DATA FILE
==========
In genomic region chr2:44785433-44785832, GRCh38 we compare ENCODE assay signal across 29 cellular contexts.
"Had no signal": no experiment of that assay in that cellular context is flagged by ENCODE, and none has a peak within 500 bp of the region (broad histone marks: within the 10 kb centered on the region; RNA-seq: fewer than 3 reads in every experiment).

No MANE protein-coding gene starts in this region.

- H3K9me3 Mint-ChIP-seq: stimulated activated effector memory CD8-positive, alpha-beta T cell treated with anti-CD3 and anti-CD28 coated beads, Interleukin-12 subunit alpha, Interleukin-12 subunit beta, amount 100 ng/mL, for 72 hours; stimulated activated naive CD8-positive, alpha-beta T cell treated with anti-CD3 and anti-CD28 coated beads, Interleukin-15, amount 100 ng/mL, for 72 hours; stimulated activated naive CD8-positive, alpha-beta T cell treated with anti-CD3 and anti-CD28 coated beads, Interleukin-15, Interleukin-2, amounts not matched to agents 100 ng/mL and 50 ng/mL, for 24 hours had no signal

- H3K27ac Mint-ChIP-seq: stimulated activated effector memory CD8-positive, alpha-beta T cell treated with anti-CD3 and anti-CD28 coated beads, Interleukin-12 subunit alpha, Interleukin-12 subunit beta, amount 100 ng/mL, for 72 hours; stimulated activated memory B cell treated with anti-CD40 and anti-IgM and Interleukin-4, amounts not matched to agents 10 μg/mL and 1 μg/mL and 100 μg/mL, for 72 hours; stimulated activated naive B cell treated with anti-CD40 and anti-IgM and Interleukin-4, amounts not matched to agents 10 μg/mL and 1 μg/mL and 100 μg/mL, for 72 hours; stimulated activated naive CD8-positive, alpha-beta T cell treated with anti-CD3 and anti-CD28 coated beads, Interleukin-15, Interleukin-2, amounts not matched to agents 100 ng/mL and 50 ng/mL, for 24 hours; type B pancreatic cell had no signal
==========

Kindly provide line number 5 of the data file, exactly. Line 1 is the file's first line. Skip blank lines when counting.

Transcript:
- H3K27ac Mint-ChIP-seq: stimulated activated effector memory CD8-positive, alpha-beta T cell treated with anti-CD3 and anti-CD28 coated beads, Interleukin-12 subunit alpha, Interleukin-12 subunit beta, amount 100 ng/mL, for 72 hours; stimulated activated memory B cell treated with anti-CD40 and anti-IgM and Interleukin-4, amounts not matched to agents 10 μg/mL and 1 μg/mL and 100 μg/mL, for 72 hours; stimulated activated naive B cell treated with anti-CD40 and anti-IgM and Interleukin-4, amounts not matched to agents 10 μg/mL and 1 μg/mL and 100 μg/mL, for 72 hours; stimulated activated naive CD8-positive, alpha-beta T cell treated with anti-CD3 and anti-CD28 coated beads, Interleukin-15, Interleukin-2, amounts not matched to agents 100 ng/mL and 50 ng/mL, for 24 hours; type B pancreatic cell had no signal